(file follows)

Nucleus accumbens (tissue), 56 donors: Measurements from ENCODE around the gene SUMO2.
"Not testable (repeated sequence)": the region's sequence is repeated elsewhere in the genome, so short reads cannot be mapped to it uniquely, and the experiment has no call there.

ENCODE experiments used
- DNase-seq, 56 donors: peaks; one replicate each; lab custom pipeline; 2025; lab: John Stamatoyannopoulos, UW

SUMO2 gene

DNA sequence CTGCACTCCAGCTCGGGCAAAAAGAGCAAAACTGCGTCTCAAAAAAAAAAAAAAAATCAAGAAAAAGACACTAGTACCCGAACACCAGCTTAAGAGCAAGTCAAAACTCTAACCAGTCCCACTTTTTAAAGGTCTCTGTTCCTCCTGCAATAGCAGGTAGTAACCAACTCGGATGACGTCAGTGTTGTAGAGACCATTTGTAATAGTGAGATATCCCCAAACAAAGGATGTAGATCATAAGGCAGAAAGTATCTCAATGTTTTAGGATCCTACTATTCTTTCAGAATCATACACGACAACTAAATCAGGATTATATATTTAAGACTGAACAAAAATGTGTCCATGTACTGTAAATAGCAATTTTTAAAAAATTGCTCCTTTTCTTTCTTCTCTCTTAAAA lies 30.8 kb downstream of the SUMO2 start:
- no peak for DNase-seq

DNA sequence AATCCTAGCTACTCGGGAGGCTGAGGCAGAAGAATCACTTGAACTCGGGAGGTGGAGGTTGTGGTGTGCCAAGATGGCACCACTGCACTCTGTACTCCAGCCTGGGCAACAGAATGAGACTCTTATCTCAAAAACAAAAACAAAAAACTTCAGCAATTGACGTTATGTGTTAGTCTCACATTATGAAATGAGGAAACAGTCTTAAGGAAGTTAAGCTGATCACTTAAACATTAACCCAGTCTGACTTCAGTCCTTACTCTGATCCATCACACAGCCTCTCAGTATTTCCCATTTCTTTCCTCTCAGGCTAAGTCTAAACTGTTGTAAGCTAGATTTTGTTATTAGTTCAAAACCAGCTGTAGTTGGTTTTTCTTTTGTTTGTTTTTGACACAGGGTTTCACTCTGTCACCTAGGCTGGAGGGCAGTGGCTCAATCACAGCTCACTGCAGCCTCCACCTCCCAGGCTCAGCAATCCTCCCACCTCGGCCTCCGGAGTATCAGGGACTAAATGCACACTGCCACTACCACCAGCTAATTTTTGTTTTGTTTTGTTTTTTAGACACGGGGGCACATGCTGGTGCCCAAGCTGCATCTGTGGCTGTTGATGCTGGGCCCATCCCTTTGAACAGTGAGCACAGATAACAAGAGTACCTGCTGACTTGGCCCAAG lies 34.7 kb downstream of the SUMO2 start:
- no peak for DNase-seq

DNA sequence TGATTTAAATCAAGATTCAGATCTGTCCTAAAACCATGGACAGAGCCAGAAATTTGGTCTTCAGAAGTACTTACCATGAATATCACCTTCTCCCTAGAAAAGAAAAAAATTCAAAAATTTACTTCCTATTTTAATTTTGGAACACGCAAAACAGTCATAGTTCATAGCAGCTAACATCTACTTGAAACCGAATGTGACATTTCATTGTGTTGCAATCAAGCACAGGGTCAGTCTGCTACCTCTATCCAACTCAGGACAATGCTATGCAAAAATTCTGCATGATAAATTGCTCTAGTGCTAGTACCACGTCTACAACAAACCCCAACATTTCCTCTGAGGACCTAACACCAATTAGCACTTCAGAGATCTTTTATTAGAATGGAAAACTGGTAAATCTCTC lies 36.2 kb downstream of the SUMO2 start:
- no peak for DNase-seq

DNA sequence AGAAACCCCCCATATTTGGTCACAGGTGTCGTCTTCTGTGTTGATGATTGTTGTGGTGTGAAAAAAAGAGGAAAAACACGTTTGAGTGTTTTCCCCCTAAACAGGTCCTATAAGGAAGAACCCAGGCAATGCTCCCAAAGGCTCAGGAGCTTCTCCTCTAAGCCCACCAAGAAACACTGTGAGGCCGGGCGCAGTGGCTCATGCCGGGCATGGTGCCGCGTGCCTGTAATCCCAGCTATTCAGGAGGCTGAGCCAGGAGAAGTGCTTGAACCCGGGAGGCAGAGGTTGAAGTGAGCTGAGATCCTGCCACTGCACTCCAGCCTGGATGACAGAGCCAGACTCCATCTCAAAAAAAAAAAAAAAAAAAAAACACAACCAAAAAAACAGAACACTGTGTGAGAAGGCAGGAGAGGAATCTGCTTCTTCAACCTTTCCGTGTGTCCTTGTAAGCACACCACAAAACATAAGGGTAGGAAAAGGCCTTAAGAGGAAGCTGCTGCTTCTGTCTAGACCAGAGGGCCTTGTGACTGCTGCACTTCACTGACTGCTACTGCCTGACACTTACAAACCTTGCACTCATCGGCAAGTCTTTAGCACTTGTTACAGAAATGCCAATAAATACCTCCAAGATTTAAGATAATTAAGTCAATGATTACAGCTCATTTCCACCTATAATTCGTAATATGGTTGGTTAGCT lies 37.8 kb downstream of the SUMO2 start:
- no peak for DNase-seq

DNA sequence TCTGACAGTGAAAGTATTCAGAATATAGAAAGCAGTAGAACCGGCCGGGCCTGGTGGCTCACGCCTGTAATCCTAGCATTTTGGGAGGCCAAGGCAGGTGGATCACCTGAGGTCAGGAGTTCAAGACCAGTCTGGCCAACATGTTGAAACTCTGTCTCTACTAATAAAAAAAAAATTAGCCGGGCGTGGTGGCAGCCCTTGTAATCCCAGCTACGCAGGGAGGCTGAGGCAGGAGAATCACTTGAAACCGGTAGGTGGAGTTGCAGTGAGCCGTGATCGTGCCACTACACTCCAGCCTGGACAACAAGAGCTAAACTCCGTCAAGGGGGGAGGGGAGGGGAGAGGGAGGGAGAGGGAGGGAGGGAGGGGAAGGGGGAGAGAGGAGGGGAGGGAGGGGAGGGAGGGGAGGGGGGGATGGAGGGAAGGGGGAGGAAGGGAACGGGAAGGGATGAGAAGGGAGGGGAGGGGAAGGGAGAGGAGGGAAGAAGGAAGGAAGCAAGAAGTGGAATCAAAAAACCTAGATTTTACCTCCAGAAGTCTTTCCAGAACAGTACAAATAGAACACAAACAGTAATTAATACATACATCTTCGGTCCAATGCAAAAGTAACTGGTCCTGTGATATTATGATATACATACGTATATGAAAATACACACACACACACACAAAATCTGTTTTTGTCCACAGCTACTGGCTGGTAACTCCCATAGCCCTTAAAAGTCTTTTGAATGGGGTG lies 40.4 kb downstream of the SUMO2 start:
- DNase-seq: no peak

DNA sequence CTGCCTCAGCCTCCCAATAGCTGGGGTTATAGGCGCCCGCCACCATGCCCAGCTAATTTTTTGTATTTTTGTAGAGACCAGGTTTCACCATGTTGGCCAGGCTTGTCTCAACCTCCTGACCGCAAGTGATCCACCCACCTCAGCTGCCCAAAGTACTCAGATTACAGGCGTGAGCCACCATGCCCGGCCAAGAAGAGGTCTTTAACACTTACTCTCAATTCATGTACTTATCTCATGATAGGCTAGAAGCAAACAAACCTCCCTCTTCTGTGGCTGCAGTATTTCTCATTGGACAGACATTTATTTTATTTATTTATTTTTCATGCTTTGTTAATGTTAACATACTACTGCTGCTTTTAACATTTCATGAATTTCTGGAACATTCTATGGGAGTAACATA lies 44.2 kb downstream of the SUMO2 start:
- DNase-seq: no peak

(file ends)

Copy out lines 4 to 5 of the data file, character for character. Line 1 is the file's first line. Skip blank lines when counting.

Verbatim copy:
- DNase-seq, 56 donors: peaks; one replicate each; lab custom pipeline; 2025; lab: John Stamatoyannopoulos, UW

SUMO2 gene